So why, some may ask, should the person who is terrified of death not be allowed simply to choose this option? I have two answers to that question and I am not sure how satisfactory they would be to those who like Woody Allen might say, “I am not afraid of death; I just don’t want to be there when it happens.”
The first response is to say that palliative care is developing treatment tools that are appropriate to patient care. No palliative care physician will prescribe, for example, a pain medication if the patient is not in pain. Sedation removes a patient from conscious awareness and therefore an active participation in life. It remains a final option because so many other options are available to control physical pain and symptoms, thus allowing the patient to live and to interact with others as far as possible. Appropriate sedation thus does not become simply a matter of patient choice but an option for appropriate circumstances.
So, why wouldn’t ‘terror of death’ be an appropriate circumstance? This deserves a longer answer than I will give, but it is my second and more important answer. Our society and many in our society live in denial of death. Death and dying are looked upon as evils to be avoided as far as possible. This leads, in my opinion, for a demand upon the medical system to help them live their denial, either by euthanasia or by sedating the patient beyond awareness. I think we need to emphasize the role of living while dying, in the face of such attitudes. People argue that they do not want to die in uncontrolled pain or without any dignity. I’ve already made the point that the former will not happen when there is good palliative care. And somebody needs to explain to me how undignifying situations (such as physical weakness, uncontrolled bowels, etc.) makes a human being undignified when he or she is being cared for with the gentlest of love and compassion? If a person does not want to be cared for, that is his or her problem. To change our system of care because somebody wants a quick out is, I believe, dangerous to the extreme for the dying. People who are aware, people who still have the opportunity to live, even while dying can still do many human things, like tell their family that they love them, or bring forgiveness, or smile with a nurse. Many, many beautiful things happen both to patients and to family and loved ones (and to staff!) when a patient is dying. This does take place in the midst of loss and sorrow and grief, but a denial of these things makes neither us nor the dying more human.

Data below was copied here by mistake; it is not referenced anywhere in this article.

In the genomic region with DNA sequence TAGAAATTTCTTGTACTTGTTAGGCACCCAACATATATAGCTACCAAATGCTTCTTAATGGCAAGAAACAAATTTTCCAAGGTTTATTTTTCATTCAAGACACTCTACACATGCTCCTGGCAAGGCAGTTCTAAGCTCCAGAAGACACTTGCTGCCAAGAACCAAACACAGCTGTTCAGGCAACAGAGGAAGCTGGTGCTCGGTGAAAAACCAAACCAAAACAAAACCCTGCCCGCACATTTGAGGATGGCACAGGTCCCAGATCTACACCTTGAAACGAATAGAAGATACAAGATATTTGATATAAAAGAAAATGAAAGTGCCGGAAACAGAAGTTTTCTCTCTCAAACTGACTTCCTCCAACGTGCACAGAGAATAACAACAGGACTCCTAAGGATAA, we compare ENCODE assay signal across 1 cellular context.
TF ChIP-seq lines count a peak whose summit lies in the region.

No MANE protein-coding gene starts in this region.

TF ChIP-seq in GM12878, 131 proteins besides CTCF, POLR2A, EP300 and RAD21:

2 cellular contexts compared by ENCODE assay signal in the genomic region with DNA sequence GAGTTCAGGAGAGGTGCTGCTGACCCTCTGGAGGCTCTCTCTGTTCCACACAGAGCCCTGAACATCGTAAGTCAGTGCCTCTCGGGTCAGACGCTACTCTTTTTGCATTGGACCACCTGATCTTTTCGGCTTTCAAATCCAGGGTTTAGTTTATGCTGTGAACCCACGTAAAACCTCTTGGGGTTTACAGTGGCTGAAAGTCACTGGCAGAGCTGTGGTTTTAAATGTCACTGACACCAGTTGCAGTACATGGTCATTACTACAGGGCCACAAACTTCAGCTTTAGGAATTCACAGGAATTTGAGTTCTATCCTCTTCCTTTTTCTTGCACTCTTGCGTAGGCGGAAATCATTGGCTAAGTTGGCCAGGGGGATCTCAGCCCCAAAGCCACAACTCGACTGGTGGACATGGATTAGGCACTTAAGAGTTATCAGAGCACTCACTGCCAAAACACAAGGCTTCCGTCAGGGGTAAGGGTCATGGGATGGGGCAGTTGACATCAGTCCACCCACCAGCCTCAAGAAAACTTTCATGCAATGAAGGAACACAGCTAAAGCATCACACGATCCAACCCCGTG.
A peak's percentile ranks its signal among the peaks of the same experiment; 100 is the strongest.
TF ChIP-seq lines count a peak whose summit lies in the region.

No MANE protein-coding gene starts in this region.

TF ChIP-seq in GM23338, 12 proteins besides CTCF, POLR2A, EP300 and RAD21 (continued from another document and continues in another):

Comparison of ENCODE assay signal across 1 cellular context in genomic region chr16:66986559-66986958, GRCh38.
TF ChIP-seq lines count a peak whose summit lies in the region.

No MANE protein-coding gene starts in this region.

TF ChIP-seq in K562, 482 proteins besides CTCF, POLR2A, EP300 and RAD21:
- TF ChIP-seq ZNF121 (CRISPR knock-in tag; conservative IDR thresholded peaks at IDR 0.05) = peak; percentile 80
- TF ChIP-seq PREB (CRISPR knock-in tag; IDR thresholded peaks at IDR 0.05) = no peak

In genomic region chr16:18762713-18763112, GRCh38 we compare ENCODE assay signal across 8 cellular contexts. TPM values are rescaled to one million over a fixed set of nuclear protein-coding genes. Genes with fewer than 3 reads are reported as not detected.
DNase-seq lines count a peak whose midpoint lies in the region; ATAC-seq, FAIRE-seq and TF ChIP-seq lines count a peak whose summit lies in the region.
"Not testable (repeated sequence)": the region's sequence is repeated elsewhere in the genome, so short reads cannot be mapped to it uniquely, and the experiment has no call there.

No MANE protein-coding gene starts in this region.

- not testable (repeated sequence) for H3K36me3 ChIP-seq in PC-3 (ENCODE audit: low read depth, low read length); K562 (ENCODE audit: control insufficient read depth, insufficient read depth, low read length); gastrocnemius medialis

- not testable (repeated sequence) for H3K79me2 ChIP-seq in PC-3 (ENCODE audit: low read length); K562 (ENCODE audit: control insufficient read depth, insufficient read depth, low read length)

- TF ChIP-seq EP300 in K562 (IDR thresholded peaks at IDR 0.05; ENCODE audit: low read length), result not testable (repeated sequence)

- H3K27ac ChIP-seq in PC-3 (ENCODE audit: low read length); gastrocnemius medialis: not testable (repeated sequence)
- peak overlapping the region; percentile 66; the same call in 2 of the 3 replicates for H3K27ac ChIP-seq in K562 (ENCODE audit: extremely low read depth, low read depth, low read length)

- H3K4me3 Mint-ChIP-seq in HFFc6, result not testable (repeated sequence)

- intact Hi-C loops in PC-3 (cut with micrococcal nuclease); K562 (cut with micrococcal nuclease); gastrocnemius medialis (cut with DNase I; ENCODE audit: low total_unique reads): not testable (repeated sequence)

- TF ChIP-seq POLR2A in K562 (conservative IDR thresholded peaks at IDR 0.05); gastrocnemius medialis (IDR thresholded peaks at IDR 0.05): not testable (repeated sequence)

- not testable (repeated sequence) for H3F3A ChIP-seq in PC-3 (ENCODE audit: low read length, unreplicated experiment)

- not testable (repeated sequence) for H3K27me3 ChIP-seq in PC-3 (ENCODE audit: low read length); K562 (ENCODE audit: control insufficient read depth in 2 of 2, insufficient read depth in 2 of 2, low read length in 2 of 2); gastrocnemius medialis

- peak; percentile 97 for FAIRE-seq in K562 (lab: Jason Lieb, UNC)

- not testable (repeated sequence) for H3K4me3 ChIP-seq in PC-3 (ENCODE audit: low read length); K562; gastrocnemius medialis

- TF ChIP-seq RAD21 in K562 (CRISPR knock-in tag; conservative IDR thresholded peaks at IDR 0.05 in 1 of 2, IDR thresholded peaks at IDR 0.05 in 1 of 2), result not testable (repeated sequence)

That may not be much of an answer to those who say simply, “I want it.” Nonetheless, I will stick to my guns because of all that the dying have taught me, that caring not killing or even the pseudo-killing of sedation is the only appropriate way to respect the dignity of human beings. Appropriate sedation then becomes one method of assisting in the care of the dying.